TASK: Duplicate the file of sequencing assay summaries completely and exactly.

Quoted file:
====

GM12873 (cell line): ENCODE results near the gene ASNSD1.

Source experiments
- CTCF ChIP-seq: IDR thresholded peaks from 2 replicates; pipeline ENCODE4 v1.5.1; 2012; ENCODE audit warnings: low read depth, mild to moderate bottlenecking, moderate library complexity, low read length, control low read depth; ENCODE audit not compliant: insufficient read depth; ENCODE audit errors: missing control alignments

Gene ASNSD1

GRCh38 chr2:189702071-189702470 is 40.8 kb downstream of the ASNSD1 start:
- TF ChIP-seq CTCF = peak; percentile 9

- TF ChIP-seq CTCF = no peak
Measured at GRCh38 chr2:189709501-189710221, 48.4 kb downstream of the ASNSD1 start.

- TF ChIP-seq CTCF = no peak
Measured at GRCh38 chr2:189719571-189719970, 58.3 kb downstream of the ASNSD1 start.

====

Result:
GM12873 (cell line): ENCODE results near the gene ASNSD1.

Source experiments
- CTCF ChIP-seq: IDR thresholded peaks from 2 replicates; pipeline ENCODE4 v1.5.1; 2012; ENCODE audit warnings: low read depth, mild to moderate bottlenecking, moderate library complexity, low read length, control low read depth; ENCODE audit not compliant: insufficient read depth; ENCODE audit errors: missing control alignments

Gene ASNSD1

GRCh38 chr2:189702071-189702470 is 40.8 kb downstream of the ASNSD1 start:
- TF ChIP-seq CTCF = peak; percentile 9

- TF ChIP-seq CTCF = no peak
Measured at GRCh38 chr2:189709501-189710221, 48.4 kb downstream of the ASNSD1 start.

- TF ChIP-seq CTCF = no peak
Measured at GRCh38 chr2:189719571-189719970, 58.3 kb downstream of the ASNSD1 start.